I absolutely agree with where the study author speaks about limited options available when a mom can’t feed the baby her own milk. Our system is completely broken for moms and for babies. Moms get sabotaged. Doctors are not well educated about lactation. There are some terrible lactation consultants out there that do more harm than good. The formula companies are for-profit and love profit. There are no wonderful great options for most moms if they’re having trouble. The best option that they can hope for is a truly trusted and trustworthy known donor. In our culture where we’re so socially isolated as parents that’s hard to come by. I’m part of a huge network of thousands of mothers and I can count on a single hand the moms that I would trust to donate milk to my baby.  But milk banks that minimize risks are not the norm.

What I would like to see is some way to make milk bank testing available to mothers that are involved in milk sharing. A screening and education program for peer milk sharing. It’s unlikely to happen though, because the focus is on milk banks (which increase the cost) and on studies that purport to show the dangers of something that the study author doesn’t quite seem to understand.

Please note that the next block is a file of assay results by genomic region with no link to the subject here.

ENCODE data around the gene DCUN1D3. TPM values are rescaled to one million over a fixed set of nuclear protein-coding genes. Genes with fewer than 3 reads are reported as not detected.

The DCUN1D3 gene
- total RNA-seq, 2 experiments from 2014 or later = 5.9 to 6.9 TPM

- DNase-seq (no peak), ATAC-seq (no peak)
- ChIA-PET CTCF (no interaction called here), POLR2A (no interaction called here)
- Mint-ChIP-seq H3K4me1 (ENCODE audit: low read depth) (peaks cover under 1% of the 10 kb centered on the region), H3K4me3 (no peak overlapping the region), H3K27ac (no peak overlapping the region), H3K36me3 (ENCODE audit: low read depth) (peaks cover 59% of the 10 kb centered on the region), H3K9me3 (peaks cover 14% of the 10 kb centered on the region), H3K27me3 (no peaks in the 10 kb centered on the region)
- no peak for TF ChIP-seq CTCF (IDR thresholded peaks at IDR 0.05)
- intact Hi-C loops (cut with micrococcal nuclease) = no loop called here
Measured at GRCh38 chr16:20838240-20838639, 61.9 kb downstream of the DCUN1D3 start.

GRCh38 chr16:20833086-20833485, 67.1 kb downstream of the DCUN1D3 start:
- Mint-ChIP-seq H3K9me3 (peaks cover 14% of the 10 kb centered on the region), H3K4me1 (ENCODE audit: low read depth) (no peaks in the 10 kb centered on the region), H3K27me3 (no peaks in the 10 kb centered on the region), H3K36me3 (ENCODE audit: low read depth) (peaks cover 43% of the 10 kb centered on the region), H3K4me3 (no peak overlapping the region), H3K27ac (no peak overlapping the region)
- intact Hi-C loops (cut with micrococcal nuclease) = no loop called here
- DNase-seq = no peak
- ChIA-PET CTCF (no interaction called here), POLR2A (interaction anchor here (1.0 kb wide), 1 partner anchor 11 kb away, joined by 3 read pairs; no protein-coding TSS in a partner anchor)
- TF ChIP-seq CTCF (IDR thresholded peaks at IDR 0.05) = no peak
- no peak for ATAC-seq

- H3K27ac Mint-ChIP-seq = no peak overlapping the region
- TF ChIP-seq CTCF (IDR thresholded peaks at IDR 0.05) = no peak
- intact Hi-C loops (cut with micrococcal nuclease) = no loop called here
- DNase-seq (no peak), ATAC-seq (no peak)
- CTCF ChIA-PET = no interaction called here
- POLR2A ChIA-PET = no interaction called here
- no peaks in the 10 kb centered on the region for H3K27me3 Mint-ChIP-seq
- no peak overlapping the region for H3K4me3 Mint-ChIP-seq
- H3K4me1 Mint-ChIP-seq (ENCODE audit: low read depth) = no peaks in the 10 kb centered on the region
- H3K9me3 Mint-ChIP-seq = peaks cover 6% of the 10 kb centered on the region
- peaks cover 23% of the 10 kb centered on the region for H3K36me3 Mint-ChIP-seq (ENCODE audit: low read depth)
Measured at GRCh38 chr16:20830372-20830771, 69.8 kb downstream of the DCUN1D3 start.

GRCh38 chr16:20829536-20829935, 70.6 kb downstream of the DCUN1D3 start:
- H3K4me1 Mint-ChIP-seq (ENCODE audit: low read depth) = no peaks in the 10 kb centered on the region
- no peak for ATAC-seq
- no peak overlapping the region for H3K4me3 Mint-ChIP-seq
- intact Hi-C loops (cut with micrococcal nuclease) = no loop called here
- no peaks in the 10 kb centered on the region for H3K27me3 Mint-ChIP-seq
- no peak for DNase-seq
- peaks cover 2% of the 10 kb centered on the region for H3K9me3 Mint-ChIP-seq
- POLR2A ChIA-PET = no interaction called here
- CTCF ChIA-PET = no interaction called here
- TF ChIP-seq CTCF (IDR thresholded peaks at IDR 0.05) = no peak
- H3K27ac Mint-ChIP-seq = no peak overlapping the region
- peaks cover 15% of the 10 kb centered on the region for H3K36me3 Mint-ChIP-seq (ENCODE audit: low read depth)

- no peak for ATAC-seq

I would also like to see studies of milk that mothers have received through a more typical donation process. Why not a study that obtains small samples of milk that a recipient has received from a batch that she intends to feed to her infant? That would paint a more accurate picture of peer milk sharing as it would test milk that was actually in the donation cycle as opposed to testing the milk of donors that might very well never have manged to donate since there is a “trust” factor involved that this study completely excluded.


Formula has risks, especially when proper preparation guidelines aren’t followed.

What I would like to know is this: Would doctors be so quick to recommend supplementation if we used a system of unpaid human donors? Or would they be quicker to refer mom to lactation consultants to help her establish a breastfeeding relationship where she can provide her baby with her own milk?